Iran, a key ally of Syrian President Bashar al-Assad, will be invited to participate in talks in Vienna to discuss ending the conflict in Syria, the US says.
The State Department said on Tuesday that it expected Damascus' key ally Iran to be invited to the talks, which will be attended by US Secretary of State John Kerry and his Russian counterpart Sergey Lavrov along with key Arab and European diplomats.
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"An invitation to Iran to participate, I think Iranian leaders can take to mean that it's a genuine multilateral invitation," department spokesman John Kirby told AFP news agency.
US officials would not say which power would pass the invitation to Tehran and did not know if Iran would accept, but they said it would be welcome to attend if it did.
Diplomatic efforts to end the civil war are stalemated, with Russia and Iran sticking with Assad while the US and Saudi Arabia insist he must agree to step down, even if not immediately.
The aim of the talks, Kirby said, is to make a start on agreeing a framework for a political transition to end the war and pave the way for Assad's exit.
"So I can't tell you exactly what the outcome of the meetings on Friday is going to be or if it's the last chapter - I rather doubt that," he said.
Iran has spent billions of dollars in the past four years to keep Assad regime in power, with hundreds of its troops on the ground.
About 2,000 Iranian troops were in Syria and Iraq helping the governments in Damascus and Baghdad, a top US military officer has said.
Marine Corps General Joseph Dunford, the chairman of the Joint Chiefs of Staff, said on Tuesday the number of Iranian forces in Iraq had fluctuated over time.
US to intensify campaign
On the military front, the Pentagon said it may launch more air strikes and even direct ground attacks by special forces against armed fighters seeking to carve out an Islamic caliphate in Iraq and Syria.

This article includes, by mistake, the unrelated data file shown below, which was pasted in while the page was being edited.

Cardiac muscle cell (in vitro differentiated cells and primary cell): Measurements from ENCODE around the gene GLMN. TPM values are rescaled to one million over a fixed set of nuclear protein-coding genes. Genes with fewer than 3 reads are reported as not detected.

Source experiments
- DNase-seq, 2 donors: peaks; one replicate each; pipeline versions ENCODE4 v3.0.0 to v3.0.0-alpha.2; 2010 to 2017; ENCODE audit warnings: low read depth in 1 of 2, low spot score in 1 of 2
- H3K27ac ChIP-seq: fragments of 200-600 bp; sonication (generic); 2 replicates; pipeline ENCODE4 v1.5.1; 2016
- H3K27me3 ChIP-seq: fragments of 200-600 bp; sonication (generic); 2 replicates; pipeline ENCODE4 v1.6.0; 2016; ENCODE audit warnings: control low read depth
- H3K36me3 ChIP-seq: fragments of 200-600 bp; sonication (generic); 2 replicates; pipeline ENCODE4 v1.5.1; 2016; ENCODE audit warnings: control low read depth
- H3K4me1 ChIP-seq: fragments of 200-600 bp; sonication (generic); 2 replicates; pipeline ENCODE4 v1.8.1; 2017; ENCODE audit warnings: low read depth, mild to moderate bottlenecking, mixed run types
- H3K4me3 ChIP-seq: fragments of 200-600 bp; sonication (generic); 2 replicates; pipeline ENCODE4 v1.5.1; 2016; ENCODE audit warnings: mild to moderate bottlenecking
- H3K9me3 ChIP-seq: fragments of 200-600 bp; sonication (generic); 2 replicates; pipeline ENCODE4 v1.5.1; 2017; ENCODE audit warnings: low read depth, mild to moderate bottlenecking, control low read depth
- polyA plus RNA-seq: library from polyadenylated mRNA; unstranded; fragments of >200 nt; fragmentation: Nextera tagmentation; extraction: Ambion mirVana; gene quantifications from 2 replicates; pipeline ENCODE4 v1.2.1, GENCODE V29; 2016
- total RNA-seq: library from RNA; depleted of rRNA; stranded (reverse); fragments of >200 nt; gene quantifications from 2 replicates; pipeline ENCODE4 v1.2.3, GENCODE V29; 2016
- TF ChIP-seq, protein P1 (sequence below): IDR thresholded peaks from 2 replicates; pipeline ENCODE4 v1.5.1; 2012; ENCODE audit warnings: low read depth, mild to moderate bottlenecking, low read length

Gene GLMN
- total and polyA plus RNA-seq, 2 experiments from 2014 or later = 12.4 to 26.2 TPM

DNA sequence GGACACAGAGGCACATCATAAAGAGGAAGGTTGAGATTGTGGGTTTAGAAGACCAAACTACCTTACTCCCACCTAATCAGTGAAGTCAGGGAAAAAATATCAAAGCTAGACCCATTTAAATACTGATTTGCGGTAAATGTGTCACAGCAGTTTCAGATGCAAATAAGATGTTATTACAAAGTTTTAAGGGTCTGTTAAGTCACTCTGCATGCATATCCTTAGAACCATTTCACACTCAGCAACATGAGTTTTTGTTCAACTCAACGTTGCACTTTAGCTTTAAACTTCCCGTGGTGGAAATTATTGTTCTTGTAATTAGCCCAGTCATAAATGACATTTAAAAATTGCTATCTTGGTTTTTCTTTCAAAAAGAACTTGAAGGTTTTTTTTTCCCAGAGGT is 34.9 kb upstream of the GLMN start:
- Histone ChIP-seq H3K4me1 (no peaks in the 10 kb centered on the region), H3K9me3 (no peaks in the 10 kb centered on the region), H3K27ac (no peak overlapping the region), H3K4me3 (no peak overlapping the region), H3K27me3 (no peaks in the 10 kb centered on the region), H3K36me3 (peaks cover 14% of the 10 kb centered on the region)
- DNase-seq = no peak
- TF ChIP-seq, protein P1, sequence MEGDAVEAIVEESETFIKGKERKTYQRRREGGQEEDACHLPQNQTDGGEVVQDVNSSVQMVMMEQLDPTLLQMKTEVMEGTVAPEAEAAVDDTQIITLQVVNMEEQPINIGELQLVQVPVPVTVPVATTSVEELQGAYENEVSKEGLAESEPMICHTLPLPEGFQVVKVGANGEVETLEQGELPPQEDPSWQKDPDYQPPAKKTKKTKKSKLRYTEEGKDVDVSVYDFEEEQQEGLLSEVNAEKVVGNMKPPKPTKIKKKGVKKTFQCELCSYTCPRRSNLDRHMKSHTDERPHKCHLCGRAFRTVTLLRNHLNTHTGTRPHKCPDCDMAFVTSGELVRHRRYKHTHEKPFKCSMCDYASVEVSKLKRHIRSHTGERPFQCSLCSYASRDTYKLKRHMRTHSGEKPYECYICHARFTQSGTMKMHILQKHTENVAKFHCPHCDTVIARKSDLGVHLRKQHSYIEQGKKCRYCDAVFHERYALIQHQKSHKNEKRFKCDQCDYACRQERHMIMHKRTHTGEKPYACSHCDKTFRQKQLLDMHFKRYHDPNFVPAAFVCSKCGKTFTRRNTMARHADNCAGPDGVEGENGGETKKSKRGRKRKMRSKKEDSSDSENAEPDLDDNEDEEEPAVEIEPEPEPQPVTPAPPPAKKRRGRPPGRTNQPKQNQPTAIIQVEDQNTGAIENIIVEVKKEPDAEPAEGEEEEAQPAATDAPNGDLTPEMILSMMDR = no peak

An invitation to Iran to participate, I think Iranian leaders can take to mean that it's a genuine multilateral invitation
Testifying to lawmakers, Defense Secretary Ash Carter said US forces would not shy away from "direct action on the ground" if they see a chance to hit ISIL targets.
Obama's administration has not committed ground forces to back opposition and Kurdish rebels fighting the ISIL in Syria, but has 3,500 troops in Iraq, which have a "train and advise" role.
He told senators the international coalition led by the US would focus on the ISIL stronghold of Raqqa in Syria.
"We expect to intensify our air campaign, including with additional US and coalition aircraft, to target ISIL with a higher and heavier rate of strikes," he told the Senate Armed Services Committee.
US-led efforts to "degrade and destroy" the ISIL group have been stymied by the chaos in Syria, where Alawite president Assad is battling a broader rebellion.
The US blames Assad's brutality against his own people for causing the war and preventing a united Syrian front against the ISIL group's advance.
Washington’s effort to include Iran in diplomatic process might anger Tehran's bitter foe Saudi Arabia.
The White House said that President Barack Obama and Saudi King Salman had discussed increased support for the moderate Syrian opposition in a call on Tuesday. It is unclear whether they discussed this week's meetings in Vienna.